Welcome to Artcetera. Arts-and-entertainment writers and critics post movie news, concert updates, people items, video, photos and more. Share your views. Check it daily. Remain in the know. Contributors: Mary Abbe, Aimee Blanchette, Jon Bream, Tim Campbell, Colin Covert, Laurie Hertzel, Tom Horgen, Neal Justin, Claude Peck, Rohan Preston, Chris Riemenschneider, Graydon Royce, Randy Salas and Kristin Tillotson.
Everyone loves photographer Cindy Sherman it seems, so much so that Walker Art Center is adding hours on the Sherman show's final weekend. (It ends Sunday, February 17).
Here's the deal: The popular show will open to Walker members one hour early, i.e. at 10 a.m., on Saturday and Sunday, February 16 and 17. And it will remain open for everyone two hours longer at the end of those days, i.e. until 7 p.m. General adult admission to the Walker is $12 and includes the Sherman show.
But, wait, there's more! Savvy art shopers know that the Walker is always free on Thursday evenings and that it always stays open 'til 9 p.m. Thursdays. Couple those fab facts with Valentine's Day, which just happens to fall on Thursday this year, and you've got a huge February 14 bonanza for your sweetie.
Other Valentine nite fun stuff:
5 p.m. - 9 p.m. Valentine's Day three-course prix fixe menu at Gather by D'Amico, plus Love Potion cocktails.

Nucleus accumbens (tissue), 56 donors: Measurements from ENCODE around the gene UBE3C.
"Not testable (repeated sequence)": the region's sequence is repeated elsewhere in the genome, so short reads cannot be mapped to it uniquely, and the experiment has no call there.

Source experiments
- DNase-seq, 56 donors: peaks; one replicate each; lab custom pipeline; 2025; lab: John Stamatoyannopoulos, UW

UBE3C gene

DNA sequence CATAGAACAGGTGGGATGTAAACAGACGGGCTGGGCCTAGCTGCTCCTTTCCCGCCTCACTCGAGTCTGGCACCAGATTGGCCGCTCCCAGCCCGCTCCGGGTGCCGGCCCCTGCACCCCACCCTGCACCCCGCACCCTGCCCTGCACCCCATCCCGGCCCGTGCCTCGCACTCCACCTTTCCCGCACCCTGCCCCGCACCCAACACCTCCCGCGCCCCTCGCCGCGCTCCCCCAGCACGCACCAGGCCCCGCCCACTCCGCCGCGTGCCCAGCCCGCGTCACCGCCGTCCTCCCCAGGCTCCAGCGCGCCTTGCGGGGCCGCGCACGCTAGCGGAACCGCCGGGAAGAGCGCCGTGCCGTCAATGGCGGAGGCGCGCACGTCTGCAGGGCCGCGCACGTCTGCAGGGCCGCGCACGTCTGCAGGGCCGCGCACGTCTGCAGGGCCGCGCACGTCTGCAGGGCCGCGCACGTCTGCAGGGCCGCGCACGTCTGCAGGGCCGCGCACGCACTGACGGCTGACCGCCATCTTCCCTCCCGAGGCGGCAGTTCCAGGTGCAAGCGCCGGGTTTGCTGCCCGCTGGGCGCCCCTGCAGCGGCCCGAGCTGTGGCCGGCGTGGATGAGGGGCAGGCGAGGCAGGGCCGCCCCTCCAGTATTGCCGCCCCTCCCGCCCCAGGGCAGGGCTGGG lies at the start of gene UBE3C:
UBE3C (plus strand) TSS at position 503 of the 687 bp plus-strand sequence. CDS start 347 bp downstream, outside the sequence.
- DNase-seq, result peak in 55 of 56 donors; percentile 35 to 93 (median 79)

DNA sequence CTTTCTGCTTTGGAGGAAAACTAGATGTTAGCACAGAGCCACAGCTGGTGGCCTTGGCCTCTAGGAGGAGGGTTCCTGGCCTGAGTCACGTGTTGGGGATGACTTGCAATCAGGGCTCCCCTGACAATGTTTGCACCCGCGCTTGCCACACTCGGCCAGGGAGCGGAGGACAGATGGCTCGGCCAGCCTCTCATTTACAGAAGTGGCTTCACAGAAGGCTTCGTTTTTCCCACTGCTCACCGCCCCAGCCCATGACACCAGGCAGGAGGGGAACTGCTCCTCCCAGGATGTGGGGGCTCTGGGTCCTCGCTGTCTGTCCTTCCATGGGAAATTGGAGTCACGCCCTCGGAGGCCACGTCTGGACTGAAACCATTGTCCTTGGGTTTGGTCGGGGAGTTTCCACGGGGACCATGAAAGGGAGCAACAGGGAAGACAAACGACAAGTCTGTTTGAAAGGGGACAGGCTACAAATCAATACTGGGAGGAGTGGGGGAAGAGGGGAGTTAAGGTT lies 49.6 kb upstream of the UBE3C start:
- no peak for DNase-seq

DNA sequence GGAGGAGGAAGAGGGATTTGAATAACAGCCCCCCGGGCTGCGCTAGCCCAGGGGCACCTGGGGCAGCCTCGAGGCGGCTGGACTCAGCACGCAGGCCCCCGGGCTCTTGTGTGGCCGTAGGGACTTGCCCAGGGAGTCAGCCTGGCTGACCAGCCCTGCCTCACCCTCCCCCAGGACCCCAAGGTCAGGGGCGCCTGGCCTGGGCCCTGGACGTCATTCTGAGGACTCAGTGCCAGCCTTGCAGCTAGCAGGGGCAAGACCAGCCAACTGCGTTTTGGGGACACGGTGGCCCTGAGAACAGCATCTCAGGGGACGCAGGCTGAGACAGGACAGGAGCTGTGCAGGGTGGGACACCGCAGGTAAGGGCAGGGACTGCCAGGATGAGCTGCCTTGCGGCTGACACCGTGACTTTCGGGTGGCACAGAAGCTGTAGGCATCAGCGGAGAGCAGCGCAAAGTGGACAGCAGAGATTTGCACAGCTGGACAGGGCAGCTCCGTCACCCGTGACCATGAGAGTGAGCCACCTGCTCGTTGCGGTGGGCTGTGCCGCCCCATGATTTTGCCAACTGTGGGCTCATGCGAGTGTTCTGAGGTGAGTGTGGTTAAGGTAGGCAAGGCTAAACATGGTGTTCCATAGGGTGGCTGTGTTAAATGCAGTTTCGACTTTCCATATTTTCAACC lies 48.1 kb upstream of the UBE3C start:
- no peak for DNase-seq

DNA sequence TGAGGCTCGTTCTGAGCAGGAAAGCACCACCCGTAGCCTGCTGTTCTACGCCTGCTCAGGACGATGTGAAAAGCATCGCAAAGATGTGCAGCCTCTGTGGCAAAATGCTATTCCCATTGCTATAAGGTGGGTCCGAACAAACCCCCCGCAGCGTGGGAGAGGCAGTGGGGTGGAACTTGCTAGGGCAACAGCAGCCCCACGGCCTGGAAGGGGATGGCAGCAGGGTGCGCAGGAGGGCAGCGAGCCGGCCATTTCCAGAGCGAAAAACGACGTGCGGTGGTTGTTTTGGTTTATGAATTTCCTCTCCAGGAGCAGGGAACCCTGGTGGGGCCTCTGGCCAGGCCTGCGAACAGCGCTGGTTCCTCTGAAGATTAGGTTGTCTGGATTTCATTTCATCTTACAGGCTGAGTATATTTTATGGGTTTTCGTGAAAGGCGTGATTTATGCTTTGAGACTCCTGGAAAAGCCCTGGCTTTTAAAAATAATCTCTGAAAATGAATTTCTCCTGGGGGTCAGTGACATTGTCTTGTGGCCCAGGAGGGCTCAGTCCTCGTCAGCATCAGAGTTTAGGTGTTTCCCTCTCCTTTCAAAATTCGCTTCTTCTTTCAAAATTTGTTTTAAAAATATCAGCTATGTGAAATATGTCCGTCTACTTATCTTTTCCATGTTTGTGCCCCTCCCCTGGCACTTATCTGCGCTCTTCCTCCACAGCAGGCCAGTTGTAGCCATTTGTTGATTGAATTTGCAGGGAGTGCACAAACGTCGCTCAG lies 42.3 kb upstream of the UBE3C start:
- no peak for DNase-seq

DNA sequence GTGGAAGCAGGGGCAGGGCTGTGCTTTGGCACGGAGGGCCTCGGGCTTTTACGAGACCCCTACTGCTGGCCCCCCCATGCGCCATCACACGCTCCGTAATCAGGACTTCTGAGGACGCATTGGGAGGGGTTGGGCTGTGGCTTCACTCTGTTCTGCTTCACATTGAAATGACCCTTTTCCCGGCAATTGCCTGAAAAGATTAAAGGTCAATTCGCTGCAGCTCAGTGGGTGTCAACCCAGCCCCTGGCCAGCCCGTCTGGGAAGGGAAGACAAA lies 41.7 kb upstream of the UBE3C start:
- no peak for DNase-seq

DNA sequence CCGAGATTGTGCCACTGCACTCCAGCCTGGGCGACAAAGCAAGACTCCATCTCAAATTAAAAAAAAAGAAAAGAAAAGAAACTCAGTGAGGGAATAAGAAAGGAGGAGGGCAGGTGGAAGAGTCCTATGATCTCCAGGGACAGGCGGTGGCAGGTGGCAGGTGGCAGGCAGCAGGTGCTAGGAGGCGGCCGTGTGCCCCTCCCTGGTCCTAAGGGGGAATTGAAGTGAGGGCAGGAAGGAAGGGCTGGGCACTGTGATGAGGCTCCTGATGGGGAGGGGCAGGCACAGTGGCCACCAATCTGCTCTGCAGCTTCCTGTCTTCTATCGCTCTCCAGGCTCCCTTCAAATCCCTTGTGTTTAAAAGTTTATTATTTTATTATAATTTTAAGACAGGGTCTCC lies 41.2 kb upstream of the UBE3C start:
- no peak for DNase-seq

6 p.m. - 9 p.m.: Party People Pictures photo booth (dress up in Sherman drag, please)
7 p.m. - 8 p.m.: Social/Brief: The Love Version (share your own Hallmark-style love poems in 20 seconds or less)
8 p.m.: Take a "Love and Heartbreak" tour of Cindy's show.
Holiday decorations at the castle-like American Swedish Institute are always a traditional treat with gaily ornamented trees, sparkling lights and greenery swagging the balustrades and fireplace in the two-story entrance hall. Throughout the mansion, tables are set in styles typical of each of the five Nordic countries -- Sweden, Norway, Denmark, Finland and Iceland. This year the decorations include traditional and contemporary handicrafts from each nation.
The Swedish dining room, above, features the same table settings as used at the Nobel Dinner, including specially designed linen from Klassbol, crystal from Orrefors, a dinner service designed by Rorstrand and cutlery from Gense. All the firms are Swedish, of course. The alcove at right showcases a traditional holiday costume and a contemporary rug.